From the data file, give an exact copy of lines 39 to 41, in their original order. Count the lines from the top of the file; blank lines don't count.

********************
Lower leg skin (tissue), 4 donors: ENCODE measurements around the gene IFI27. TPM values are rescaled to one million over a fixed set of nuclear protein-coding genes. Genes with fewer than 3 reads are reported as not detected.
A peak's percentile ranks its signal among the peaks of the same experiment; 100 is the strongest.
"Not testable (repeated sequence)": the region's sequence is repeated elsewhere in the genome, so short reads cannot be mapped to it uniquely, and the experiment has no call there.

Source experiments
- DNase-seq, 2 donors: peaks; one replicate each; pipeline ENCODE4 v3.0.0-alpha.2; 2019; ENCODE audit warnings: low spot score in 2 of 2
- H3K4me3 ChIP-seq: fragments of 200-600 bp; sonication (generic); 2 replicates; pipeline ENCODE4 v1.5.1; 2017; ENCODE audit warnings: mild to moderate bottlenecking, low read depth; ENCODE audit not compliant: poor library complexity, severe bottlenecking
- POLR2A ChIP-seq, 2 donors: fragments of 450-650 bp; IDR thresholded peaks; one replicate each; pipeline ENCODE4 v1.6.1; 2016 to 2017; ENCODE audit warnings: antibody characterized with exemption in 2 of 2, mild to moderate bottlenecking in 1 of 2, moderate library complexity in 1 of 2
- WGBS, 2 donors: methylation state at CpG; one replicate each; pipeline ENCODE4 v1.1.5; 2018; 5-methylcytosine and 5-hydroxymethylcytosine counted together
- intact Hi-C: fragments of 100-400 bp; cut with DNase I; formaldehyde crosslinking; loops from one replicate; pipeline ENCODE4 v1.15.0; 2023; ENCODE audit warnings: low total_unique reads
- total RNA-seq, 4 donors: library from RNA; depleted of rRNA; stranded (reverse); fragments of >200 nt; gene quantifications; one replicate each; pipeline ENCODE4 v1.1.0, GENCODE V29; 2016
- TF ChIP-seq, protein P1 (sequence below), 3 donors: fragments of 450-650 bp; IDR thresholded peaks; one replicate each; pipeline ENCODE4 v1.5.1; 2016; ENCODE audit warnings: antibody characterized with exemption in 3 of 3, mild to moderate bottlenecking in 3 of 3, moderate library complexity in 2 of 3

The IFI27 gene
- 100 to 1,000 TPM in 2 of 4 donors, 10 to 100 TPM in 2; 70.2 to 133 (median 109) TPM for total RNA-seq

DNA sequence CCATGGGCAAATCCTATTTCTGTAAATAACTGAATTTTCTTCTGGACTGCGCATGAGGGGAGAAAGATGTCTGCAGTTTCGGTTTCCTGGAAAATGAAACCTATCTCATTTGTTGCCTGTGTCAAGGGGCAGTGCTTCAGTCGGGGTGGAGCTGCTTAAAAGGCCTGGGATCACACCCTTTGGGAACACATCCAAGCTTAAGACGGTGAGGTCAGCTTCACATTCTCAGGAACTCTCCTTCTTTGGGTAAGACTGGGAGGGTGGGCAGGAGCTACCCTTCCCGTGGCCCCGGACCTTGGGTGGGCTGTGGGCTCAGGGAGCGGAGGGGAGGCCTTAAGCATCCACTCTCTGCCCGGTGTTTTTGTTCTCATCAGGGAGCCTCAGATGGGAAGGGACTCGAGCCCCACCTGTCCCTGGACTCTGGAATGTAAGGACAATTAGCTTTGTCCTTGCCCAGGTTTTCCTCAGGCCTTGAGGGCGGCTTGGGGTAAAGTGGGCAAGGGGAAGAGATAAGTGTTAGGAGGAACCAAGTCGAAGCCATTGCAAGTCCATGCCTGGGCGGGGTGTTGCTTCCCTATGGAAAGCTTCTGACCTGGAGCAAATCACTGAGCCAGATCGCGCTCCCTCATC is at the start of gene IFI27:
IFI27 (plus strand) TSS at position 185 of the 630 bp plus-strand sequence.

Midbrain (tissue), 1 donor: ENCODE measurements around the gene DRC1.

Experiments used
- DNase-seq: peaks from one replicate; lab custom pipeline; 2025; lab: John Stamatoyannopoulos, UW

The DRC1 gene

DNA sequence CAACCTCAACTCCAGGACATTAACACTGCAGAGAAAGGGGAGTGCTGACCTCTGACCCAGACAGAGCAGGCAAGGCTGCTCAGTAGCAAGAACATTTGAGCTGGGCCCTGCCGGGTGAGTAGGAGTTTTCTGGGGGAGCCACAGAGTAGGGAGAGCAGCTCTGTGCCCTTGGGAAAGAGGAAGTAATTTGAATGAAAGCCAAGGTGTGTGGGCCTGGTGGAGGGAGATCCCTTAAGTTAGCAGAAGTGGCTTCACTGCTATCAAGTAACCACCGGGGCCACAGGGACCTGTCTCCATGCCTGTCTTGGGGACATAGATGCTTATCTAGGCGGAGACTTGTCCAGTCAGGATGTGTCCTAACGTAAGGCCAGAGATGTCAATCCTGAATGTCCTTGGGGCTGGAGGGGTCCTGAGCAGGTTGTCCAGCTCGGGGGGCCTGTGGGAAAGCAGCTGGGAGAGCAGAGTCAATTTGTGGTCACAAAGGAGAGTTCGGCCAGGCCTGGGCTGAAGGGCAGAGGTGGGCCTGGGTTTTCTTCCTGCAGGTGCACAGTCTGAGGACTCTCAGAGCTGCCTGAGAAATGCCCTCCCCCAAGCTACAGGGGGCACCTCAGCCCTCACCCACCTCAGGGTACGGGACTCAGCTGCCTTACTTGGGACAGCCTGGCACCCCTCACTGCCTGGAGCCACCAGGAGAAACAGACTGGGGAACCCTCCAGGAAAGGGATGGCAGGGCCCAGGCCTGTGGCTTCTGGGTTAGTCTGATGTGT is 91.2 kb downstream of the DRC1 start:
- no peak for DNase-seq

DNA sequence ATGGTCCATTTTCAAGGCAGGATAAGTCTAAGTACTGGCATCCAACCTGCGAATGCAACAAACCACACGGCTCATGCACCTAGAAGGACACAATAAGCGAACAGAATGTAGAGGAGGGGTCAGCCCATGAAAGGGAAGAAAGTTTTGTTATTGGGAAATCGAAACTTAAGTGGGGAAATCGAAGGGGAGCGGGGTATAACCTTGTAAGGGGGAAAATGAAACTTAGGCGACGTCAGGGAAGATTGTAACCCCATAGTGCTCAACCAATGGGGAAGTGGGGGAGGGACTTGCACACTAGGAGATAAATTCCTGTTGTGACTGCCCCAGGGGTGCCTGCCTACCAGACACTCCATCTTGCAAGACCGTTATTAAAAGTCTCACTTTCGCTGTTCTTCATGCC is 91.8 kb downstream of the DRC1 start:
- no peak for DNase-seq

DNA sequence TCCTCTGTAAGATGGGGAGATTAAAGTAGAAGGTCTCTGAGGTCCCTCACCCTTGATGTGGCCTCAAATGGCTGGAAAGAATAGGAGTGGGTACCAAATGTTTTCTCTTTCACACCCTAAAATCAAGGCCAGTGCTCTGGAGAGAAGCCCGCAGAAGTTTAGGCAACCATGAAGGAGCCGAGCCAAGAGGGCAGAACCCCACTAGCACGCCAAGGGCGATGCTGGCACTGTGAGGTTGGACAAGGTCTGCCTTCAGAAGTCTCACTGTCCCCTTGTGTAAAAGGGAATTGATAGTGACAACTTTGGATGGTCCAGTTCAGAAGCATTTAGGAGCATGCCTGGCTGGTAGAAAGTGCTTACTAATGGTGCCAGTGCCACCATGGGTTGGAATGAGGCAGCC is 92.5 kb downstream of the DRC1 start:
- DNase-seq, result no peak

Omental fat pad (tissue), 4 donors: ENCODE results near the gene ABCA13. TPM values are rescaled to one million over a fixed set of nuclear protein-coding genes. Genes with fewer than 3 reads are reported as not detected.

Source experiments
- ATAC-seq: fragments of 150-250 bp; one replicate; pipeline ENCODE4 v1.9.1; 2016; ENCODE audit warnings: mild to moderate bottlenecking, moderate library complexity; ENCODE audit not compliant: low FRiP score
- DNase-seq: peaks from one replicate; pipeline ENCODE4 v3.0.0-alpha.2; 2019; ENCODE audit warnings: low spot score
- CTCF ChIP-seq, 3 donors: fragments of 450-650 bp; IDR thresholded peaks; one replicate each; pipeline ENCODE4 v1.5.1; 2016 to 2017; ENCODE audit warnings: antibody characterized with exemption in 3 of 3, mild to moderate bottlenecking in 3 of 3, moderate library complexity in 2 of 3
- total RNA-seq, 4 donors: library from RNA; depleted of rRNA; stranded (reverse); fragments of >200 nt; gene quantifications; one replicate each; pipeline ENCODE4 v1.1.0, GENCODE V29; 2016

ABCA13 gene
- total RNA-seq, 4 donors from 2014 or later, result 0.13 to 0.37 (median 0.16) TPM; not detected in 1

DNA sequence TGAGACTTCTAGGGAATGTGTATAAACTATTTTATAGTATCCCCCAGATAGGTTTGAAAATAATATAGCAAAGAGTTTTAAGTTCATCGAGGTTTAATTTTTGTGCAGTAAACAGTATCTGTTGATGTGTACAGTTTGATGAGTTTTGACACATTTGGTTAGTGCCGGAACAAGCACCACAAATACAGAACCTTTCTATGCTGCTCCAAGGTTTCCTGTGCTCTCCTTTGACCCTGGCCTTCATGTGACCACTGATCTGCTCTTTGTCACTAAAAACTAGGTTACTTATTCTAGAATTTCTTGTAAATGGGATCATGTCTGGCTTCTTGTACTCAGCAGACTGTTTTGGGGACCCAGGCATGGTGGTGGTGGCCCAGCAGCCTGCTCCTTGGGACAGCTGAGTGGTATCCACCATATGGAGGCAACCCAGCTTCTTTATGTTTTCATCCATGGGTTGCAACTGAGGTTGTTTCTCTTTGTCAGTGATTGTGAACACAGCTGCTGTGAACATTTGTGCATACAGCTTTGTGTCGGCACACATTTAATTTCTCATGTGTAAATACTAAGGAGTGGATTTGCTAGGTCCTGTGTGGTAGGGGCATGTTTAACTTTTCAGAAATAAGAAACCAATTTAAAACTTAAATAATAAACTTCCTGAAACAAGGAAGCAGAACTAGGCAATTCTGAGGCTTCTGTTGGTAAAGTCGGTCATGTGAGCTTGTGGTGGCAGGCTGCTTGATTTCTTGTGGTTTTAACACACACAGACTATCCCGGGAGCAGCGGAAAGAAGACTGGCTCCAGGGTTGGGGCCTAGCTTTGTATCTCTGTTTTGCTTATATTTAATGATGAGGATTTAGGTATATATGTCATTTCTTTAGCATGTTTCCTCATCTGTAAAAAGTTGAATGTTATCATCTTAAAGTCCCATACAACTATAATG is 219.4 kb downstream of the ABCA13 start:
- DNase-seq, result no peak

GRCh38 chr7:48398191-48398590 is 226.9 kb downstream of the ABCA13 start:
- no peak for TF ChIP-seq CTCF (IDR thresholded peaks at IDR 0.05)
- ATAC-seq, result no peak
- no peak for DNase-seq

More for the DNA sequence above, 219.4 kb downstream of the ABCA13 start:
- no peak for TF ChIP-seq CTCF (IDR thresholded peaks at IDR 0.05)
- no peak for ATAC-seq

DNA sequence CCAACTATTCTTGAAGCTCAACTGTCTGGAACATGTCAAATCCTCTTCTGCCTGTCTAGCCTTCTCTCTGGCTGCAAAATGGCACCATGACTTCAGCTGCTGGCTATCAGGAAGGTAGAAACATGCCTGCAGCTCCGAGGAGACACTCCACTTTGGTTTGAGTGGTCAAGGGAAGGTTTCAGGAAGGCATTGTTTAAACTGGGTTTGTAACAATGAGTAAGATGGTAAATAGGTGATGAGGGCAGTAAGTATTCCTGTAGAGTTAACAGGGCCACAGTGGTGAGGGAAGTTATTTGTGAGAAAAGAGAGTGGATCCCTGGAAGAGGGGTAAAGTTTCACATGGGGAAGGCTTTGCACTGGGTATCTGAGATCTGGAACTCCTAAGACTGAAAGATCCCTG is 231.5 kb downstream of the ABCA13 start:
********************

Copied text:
- no peak for DNase-seq

More for the DNA sequence above, 219.4 kb downstream of the ABCA13 start:
- no peak for TF ChIP-seq CTCF (IDR thresholded peaks at IDR 0.05)